Knowing how to maneuver in another country can be rather difficult, especially when it comes to touchy subjects such as funerals. Every country has their own customs and traditions for celebrating the life of a loved one. The people of Ukraine, particularly those who adhere to the Orthodox Christian Church, have quite an extensive list of customs that you should familiarize yourself with.
If you have to attend a funeral for a Ukrainian loved one, be prepared to adhere to their rules and traditions. Here are just a few of the things you should know before you head out to say your last respects:
According to the Orthodox services that many Ukrainians use for their funerals, people believe that the soul stays near the body for three days following the death. Family members and friends come to say their final goodbyes alongside an open casket on these three special days. They may leave small gifts inside of the casket when they come to visit like coins, baked goods, and other small mementos.
Family and friends can bring flowers to the wake, but they should only bring an even number of flowers. This sets the funeral apart from other occasions when Ukrainians expect well-wishers to give an odd number of flowers.
Many people believe that the body should never be left alone in the dark. This is why they typically plan to have visitors come throughout the night. There may be a midnight dinner followed by a vigil for the rest of the night until more mourners come to pay their respects in the morning.
When you attend the funeral, you should have a thorough understanding of what to bring and how to behave in the presence of the body. It is often expected that you bring flowers to the funeral service, but they should, as previously mentioned, be brought in even numbers.
Near the flowers, you will notice that a small bowl of water and a towel have been left as an offering for the deceased loved one. It is believed that the deceased individual drinks the water from the bowl and uses the towel to wash away tears. As such, the funeral-goers abstain from drinking water in the funeral home or church where the service takes place. They cannot consume water again until they are away from the presence of the body.
In Ukrainian Orthodox tradition, the community comes together to celebrate the life of their loved one at set times following the death. They will traditionally hold five feasts to honour a deceased loved one. The first is held on the third day after death, the second on the ninth day, and the third on the fortieth day after the death. The two additional feasts are celebrated at the six-month and one-year mark following the death.
During these feasts, Ukrainians tend to eat traditional foods such as kolach and koliva. Kolach is a fruit-filled pastry whereas koliva is a special cake made for funerals from boiled wheat and honey.
Directly after the Easter holidays, the people of Ukraine celebrate Provody to remember and honour the dead. Families head to the gravesites to say another round of final goodbyes to their loved ones and celebrate their lives. This is done to put the spirits of the deceased at rest again so that they can continue to enjoy their afterlife in peace. Following the trip to the graveside, most people will share in another feast to honour their loved ones.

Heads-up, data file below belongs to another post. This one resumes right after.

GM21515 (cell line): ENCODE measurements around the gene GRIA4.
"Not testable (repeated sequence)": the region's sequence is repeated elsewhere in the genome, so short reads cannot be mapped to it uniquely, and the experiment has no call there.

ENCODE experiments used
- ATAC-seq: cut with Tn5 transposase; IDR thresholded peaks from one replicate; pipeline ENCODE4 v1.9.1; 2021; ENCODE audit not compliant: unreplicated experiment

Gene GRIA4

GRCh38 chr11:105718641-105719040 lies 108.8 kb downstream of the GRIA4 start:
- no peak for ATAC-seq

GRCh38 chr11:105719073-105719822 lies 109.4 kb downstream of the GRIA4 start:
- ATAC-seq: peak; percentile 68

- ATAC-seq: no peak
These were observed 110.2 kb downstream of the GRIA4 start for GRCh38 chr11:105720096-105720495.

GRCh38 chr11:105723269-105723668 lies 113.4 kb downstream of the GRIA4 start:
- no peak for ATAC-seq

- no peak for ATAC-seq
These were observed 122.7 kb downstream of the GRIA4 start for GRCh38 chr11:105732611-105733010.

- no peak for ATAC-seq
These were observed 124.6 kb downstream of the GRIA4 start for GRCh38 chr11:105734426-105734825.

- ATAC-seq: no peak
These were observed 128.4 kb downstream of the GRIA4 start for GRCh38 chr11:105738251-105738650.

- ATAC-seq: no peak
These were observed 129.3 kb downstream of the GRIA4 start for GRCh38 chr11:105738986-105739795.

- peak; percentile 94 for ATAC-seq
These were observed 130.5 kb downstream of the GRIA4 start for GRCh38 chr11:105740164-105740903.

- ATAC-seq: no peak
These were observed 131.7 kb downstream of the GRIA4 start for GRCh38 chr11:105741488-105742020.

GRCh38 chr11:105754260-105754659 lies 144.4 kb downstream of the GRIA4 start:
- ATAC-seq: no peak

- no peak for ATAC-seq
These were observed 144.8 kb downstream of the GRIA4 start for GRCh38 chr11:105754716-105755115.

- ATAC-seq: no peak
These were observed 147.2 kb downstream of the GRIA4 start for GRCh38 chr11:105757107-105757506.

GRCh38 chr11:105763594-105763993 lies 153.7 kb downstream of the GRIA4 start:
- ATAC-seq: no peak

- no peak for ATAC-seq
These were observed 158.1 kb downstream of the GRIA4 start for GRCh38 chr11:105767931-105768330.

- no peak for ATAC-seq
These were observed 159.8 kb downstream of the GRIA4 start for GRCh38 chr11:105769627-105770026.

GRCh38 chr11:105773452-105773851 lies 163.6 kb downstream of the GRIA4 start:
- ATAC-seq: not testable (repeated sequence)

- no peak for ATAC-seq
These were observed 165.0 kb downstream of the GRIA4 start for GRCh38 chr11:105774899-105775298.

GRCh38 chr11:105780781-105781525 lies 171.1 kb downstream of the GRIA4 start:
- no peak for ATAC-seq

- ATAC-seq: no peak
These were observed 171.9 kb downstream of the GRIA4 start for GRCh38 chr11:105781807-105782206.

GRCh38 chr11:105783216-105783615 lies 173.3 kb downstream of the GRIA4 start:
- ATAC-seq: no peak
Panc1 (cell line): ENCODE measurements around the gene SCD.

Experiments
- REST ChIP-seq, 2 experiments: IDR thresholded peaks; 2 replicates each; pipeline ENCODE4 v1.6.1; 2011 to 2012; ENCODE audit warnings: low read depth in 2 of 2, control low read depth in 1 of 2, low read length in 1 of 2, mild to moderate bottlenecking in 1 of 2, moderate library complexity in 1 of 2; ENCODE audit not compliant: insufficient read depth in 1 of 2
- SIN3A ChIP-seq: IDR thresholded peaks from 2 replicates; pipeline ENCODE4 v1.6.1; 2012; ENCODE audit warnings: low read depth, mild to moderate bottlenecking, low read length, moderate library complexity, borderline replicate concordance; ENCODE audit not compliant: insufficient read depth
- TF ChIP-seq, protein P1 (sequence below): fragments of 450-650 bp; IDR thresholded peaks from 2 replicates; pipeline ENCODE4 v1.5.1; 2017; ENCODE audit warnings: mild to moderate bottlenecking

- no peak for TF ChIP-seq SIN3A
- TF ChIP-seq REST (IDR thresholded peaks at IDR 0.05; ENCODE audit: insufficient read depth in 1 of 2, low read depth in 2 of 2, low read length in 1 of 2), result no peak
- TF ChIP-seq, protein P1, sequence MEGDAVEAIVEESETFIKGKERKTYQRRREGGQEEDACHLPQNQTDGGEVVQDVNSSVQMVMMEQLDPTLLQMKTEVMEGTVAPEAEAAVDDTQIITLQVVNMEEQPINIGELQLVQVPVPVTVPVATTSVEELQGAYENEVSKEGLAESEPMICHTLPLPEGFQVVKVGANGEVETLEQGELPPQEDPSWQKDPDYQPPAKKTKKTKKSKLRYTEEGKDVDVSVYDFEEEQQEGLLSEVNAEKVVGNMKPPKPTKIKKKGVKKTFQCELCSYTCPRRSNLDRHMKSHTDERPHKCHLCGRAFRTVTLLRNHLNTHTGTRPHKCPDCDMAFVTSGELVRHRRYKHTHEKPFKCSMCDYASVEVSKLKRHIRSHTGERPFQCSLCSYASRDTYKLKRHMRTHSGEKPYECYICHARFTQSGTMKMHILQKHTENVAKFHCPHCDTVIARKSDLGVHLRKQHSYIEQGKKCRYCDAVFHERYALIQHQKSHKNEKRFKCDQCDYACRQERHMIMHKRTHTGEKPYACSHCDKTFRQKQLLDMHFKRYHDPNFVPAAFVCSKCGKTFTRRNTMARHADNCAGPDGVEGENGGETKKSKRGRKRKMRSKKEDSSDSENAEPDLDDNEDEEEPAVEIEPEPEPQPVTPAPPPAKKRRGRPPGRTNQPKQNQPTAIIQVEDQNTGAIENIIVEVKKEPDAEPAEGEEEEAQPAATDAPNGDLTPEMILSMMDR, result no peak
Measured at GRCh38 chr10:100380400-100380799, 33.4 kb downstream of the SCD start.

When it comes to Ukrainian customs and even Catholic funerals, there are some significant differences between their traditions and those found in North America. It is important to understand the cultural distinctions if you plan to travel or support a Ukrainian loved one who many be attending a funeral. Keep some of these rich traditions in mind next time you think about customary funeral practices around the world.
During this unprecedented time we want to assure our families and the communities we serve, that we will remain open and available to meet families. Our family care team is available 24 hours a day, 7 days a week, in person, by phone, text, email and video conferencing.
Services will proceed in accordance with suggested government guidelines of gatherings up to 10 people. We understand and anticipate attendance at services will diminish. To aid in social distancing, we are offering live stream services. We will also be recording and uploading services to a secure website to make the services accessible for those who are unable to attend.
We encourage everyone to follow the guidelines in regards to washing your hands frequently and avoid touching your face. We support these efforts and want to remind everyone to make use of our website to offer condolences and to communicate with the family.
In addition to our high standards of cleanliness and safety, we are taking extra precautions to sanitize and disinfect our facilities, especially high touch surfaces such as doorknobs, taps, washrooms, desks, computers etc.
We will continue to monitor and adhere to CDC guidelines, along with the recommendations of our federal and provincial health officials and do our best to share this information with you.
Our team of family care professionals also understand that this time has placed economic strain on many families. We are dedicated to helping you say goodbye to your loved one without placing an extra financial burden on you. There will also be no extra charges for delaying services if your wish is for us to shelter your loved one until this time passes and we can hold a larger gathering.
Joe, Kimberly Coffey and our family care team
Owners & Operators